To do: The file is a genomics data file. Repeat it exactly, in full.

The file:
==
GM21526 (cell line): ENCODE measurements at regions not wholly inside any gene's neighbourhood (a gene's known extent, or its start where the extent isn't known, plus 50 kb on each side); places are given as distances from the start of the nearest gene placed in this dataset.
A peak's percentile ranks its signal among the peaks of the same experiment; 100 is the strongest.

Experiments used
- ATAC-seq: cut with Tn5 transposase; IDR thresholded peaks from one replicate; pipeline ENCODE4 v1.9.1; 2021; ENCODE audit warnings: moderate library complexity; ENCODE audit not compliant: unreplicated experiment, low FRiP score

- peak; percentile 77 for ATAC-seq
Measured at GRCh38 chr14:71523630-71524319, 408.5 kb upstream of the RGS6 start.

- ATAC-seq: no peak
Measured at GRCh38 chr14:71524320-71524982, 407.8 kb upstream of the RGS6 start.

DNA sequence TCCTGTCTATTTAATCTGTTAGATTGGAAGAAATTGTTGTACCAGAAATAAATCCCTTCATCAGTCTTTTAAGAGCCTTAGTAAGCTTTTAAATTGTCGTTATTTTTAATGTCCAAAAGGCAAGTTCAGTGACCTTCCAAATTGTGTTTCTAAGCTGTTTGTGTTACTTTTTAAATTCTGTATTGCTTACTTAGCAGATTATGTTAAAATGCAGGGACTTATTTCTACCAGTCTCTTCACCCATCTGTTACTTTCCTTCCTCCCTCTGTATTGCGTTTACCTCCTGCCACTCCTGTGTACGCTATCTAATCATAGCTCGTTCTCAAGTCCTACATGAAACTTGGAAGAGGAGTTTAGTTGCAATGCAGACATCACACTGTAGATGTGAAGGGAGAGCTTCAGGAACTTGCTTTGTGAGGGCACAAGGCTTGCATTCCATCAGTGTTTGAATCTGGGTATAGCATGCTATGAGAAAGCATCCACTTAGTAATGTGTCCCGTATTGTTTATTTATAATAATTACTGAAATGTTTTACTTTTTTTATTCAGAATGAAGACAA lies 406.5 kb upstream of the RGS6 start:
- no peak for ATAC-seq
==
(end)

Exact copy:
GM21526 (cell line): ENCODE measurements at regions not wholly inside any gene's neighbourhood (a gene's known extent, or its start where the extent isn't known, plus 50 kb on each side); places are given as distances from the start of the nearest gene placed in this dataset.
A peak's percentile ranks its signal among the peaks of the same experiment; 100 is the strongest.

Experiments used
- ATAC-seq: cut with Tn5 transposase; IDR thresholded peaks from one replicate; pipeline ENCODE4 v1.9.1; 2021; ENCODE audit warnings: moderate library complexity; ENCODE audit not compliant: unreplicated experiment, low FRiP score

- peak; percentile 77 for ATAC-seq
Measured at GRCh38 chr14:71523630-71524319, 408.5 kb upstream of the RGS6 start.

- ATAC-seq: no peak
Measured at GRCh38 chr14:71524320-71524982, 407.8 kb upstream of the RGS6 start.

DNA sequence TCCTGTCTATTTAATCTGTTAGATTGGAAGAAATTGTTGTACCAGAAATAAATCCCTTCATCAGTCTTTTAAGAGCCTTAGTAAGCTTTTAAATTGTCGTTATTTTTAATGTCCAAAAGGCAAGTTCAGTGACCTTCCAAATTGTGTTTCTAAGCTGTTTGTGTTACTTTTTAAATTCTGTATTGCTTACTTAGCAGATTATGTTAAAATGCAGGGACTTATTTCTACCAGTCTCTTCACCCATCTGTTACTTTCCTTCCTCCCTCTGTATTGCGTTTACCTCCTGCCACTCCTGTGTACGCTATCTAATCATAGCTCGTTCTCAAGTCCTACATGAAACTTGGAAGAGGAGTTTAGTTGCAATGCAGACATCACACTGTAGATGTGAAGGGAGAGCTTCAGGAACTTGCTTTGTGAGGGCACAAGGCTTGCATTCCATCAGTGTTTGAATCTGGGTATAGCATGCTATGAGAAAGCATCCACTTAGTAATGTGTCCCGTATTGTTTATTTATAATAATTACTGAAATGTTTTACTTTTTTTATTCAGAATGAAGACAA lies 406.5 kb upstream of the RGS6 start:
- no peak for ATAC-seq